University of Utah first-year medical resident Dr. Sarah Hawley, beloved by all who knew her, was killed on January 27th. The 27-year old’s death appears to be a domestic related murder-suicide.

According to Sgt. Brandon Shear, a Salt Lake Police Department spokesman, “the incident occurred in a home on Ramona Ave. near 1800 East. Around 8 p.m. on Sunday night, a downstairs neighbor in the basement unit of their home  ‘heard screaming coming from the upstairs.’ She then left the residence climbing through a window and called the police. After arriving, officers found Hawley and her live-in boyfriend, 30-year old Travis Geddes, dead upstairs.”1

They’d been together over 4 years according to news reports and everyone said that they appeared to be a very happy couple.

Although police are still investigating, the working theory is that Geddes killed Dr. Hawley before killing himself.

Dr. Hawley moved to Salt Lake last summer after finishing medical school at the University of California San Francisco in May 2018. According to her bio on the U Medical Shcool website she was studying preventative medicine with an interest in “’womb to tomb’ full scope family practice.” The Salt Lake Tribune reports she was also studying “wilderness medicine,” something we’ll be elaborating on in a future article.

Kolawole Okuyemi, MD, MPH, chair, Department of Family & Preventive Medicine said:

“Dr. Hawley came to University of Utah Health from UC San Francisco to continue her passion of providing care to women and children in underserved communities. Her adventurous spirit and love of learning will be missed by all those who knew her.”1

In a public news statement, Michael Good, MD, CEO, University of Utah Health and dean, University of Utah School of Medicine said, “Her colleagues have shared Dr. Hawley always did a great job of connecting with her patients and understanding where they were coming from. She treated the whole person, and patients were always appreciative of her approach. She was a promising young physician, and we mourn her loss and extend our deepest sympathies to her family and friends.”1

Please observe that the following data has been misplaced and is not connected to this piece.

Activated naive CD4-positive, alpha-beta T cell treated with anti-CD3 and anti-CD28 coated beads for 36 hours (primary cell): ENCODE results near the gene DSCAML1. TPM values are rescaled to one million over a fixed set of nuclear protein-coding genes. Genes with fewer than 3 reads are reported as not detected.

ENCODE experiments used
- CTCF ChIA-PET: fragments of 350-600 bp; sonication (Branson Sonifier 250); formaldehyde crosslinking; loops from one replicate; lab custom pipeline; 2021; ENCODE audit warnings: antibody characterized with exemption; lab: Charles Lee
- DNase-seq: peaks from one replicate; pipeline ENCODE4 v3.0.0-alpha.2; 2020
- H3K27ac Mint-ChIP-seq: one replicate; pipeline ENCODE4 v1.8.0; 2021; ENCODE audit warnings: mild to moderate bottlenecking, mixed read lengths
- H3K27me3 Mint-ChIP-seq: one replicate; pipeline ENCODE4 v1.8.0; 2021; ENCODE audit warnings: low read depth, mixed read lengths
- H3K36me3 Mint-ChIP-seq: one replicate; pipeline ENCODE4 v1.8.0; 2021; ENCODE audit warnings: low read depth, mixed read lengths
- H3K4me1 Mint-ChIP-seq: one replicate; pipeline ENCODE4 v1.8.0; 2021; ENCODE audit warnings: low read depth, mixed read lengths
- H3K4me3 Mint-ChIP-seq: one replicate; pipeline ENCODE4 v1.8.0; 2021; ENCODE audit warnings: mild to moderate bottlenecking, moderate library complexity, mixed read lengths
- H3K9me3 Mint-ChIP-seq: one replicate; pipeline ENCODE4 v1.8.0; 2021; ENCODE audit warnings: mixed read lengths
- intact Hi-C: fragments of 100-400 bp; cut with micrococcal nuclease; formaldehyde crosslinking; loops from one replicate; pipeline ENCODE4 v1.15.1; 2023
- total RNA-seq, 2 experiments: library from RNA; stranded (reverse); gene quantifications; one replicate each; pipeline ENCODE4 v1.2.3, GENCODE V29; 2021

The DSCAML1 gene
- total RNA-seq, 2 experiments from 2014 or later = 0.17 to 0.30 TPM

Brian Vukelic, MD, Dr. Hawley’s residency advisor, said, “Sarah made it a priority to stay in touch with her family, constantly talking about them and always mentioning her love of family.  At the same time, she was excited about the opportunities Utah offered to her, particularly the ability to spend time doing all the outdoor activities she loved so much. Sarah was friendly, fantastic and hardworking. She always gave everything her all.”1

And Catherine Lucey, vice dean of education at UC San Francisco’s School of Medicine wrote, “My heart is heavy … the country lost a dedicated primary care physician & we lost a cherished friend.”1

Please watch the video below. We want to know more details of the actual death, camera footage, see statements from the people who lived in the basement/downstairs unit of their home as well as forensics and autopsy reports. We await that information.

Family, friends, coworkers, and even the parents of both the young people found dead said that Geddes had no history of mental illness, depression, or anxiety. It was an absolute shock to everyone, including Hawley’s parents, that he would do such a thing. Some of the articles we read interviewed domestic violence experts who said that people don’t usually just snap but that there is almost always is a history of domestic violence. But what is so confusing in this instance is that everyone closest to them felt that they were very happy. There were no problems that anyone was aware of.

Our heart goes out to all the family and friends who are grieving. You can read about all the deaths of holistic doctors in our series by clicking here. I have to update the list as soon as I’m able as we’re at nearly 100 now including Dr. Hawley, a holistic MD.


  1. The Daily Utah Chronicle